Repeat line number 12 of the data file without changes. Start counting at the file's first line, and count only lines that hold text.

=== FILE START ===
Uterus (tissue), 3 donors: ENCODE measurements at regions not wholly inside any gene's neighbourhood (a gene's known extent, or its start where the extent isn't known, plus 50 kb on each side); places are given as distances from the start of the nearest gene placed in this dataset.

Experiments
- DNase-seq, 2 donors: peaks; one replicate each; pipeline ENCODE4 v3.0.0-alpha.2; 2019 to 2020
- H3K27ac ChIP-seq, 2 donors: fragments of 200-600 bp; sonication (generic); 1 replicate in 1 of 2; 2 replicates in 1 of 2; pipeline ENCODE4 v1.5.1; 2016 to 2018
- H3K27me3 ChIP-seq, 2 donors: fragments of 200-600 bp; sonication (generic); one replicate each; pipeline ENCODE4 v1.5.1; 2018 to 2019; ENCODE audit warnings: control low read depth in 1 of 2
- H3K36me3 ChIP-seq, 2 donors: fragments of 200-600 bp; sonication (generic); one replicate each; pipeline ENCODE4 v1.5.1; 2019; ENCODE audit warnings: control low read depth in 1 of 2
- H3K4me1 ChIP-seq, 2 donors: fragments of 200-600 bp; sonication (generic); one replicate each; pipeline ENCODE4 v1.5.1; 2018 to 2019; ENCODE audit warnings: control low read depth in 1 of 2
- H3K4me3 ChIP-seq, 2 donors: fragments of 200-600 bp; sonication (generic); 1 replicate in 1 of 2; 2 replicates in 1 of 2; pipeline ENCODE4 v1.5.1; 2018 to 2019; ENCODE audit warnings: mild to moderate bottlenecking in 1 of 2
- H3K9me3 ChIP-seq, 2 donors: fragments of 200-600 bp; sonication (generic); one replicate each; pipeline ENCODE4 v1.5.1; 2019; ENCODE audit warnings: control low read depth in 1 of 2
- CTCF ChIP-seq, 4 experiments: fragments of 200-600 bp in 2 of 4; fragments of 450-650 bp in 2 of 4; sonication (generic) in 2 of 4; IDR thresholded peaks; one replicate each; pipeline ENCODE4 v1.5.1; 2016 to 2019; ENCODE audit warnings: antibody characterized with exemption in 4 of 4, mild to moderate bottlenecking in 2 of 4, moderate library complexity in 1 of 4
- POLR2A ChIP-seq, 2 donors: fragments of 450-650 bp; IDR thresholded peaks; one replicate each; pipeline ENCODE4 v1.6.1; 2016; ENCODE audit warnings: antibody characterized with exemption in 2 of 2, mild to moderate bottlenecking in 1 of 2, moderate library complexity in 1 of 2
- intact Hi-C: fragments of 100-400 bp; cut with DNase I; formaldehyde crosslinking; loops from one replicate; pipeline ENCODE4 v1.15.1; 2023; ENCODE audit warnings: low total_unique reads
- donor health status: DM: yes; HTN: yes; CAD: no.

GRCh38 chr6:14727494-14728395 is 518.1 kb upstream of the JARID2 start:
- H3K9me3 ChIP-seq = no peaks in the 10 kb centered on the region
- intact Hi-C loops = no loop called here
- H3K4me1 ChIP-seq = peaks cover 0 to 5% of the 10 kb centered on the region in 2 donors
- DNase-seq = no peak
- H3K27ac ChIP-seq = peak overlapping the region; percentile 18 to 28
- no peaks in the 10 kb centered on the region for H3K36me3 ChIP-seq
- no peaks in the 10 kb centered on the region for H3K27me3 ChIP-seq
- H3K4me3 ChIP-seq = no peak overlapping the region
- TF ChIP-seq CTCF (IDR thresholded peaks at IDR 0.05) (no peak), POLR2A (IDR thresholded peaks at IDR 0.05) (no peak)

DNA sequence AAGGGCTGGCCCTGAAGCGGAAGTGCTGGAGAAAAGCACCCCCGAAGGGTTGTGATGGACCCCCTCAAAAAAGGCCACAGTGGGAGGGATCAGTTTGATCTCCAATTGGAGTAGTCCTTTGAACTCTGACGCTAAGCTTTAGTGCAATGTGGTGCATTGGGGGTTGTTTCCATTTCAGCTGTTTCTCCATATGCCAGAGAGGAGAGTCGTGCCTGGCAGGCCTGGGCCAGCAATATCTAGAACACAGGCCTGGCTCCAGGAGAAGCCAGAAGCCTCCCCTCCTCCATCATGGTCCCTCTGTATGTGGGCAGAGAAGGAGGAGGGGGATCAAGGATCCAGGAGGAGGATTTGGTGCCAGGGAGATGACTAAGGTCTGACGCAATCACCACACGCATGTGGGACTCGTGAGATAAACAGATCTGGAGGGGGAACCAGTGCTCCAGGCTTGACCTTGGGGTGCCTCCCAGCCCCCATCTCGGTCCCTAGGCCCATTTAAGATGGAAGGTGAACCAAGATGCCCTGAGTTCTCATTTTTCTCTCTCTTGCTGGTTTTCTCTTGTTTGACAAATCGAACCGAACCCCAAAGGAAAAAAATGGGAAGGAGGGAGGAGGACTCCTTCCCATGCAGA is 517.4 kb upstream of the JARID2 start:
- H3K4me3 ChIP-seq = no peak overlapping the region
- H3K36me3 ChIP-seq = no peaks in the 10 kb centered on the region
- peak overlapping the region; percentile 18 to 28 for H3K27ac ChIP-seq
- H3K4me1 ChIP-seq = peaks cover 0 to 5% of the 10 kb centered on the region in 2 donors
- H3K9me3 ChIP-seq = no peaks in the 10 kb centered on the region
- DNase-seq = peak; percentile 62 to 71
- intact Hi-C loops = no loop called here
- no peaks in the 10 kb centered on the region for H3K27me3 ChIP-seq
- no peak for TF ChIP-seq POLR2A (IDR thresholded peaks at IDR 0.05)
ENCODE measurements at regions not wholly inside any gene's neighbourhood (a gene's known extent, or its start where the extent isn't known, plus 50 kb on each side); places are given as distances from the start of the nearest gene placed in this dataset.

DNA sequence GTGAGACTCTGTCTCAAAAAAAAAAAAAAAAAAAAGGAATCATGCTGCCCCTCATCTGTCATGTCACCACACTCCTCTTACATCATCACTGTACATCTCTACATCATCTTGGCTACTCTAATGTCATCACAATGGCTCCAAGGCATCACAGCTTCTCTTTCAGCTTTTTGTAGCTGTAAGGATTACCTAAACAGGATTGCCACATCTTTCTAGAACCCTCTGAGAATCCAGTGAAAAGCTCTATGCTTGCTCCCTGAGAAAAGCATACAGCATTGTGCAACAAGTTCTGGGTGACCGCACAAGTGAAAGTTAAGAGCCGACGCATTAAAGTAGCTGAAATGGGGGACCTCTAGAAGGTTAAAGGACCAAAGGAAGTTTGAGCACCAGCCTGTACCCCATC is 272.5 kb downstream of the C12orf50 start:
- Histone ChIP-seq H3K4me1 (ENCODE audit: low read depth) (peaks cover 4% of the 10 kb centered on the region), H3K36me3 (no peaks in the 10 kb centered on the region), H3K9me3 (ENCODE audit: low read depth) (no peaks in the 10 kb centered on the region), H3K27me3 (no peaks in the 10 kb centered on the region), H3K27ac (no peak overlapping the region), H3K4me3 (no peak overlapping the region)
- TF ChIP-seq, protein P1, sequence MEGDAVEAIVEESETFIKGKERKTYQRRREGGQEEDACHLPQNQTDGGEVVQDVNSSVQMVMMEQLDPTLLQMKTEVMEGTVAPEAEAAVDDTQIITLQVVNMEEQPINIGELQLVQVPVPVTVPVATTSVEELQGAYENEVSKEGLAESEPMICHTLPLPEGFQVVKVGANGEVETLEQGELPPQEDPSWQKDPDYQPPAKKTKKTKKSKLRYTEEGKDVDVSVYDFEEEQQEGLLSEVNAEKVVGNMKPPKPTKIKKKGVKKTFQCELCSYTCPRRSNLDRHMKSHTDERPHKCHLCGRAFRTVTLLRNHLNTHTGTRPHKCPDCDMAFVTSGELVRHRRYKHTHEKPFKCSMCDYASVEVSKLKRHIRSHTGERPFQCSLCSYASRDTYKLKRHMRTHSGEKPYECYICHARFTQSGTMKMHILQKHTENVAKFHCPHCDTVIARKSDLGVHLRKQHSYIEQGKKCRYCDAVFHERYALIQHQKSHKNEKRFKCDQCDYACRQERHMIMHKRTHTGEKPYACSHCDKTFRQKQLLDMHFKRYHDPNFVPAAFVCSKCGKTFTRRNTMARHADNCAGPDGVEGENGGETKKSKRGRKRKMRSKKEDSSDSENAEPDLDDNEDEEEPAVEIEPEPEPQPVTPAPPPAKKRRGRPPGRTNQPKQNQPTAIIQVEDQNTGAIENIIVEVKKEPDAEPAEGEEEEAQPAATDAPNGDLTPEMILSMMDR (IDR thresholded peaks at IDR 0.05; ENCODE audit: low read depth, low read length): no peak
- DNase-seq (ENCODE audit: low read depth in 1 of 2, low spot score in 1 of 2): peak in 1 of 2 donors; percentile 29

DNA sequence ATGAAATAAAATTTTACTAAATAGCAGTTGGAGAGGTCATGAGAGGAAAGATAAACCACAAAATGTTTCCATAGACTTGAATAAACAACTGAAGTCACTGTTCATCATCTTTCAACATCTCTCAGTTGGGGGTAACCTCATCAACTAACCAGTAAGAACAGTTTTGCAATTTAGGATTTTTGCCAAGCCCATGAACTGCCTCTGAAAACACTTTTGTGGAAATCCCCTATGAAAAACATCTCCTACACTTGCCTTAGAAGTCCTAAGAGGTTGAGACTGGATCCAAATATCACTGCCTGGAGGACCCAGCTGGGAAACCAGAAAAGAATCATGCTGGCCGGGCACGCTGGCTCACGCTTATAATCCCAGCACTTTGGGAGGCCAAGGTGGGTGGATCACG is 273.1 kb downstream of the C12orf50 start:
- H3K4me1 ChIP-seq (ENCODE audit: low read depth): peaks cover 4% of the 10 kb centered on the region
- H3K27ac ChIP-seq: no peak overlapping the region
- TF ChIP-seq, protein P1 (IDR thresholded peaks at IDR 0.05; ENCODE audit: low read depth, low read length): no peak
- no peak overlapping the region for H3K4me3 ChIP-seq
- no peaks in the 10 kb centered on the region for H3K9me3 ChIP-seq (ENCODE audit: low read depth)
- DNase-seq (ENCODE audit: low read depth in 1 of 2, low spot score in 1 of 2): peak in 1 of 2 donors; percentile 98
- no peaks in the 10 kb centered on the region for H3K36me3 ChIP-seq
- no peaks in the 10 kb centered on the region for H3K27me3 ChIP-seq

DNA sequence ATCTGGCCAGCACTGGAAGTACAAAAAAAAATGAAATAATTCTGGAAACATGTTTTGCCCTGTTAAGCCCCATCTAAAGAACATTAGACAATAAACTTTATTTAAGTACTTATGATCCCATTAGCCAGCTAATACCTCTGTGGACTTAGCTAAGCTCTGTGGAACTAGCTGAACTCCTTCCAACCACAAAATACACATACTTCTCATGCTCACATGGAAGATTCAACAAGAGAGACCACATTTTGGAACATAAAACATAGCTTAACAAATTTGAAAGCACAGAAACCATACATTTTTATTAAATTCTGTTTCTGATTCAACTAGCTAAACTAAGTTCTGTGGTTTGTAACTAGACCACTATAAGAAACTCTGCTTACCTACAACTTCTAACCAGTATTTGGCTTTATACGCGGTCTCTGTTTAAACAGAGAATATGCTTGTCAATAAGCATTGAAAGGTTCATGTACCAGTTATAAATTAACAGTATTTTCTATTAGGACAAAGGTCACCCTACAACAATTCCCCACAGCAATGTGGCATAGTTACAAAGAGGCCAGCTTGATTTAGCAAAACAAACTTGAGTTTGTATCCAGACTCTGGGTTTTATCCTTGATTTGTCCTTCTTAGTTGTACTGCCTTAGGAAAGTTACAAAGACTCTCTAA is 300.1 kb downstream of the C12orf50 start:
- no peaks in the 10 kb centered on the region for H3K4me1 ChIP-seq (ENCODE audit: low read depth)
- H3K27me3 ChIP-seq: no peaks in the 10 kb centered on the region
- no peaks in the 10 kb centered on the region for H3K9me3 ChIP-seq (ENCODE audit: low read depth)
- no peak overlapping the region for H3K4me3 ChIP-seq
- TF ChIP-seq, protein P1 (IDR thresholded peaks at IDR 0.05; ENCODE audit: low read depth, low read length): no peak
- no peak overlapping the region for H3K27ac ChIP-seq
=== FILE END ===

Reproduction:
- intact Hi-C: fragments of 100-400 bp; cut with DNase I; formaldehyde crosslinking; loops from one replicate; pipeline ENCODE4 v1.15.1; 2023; ENCODE audit warnings: low total_unique reads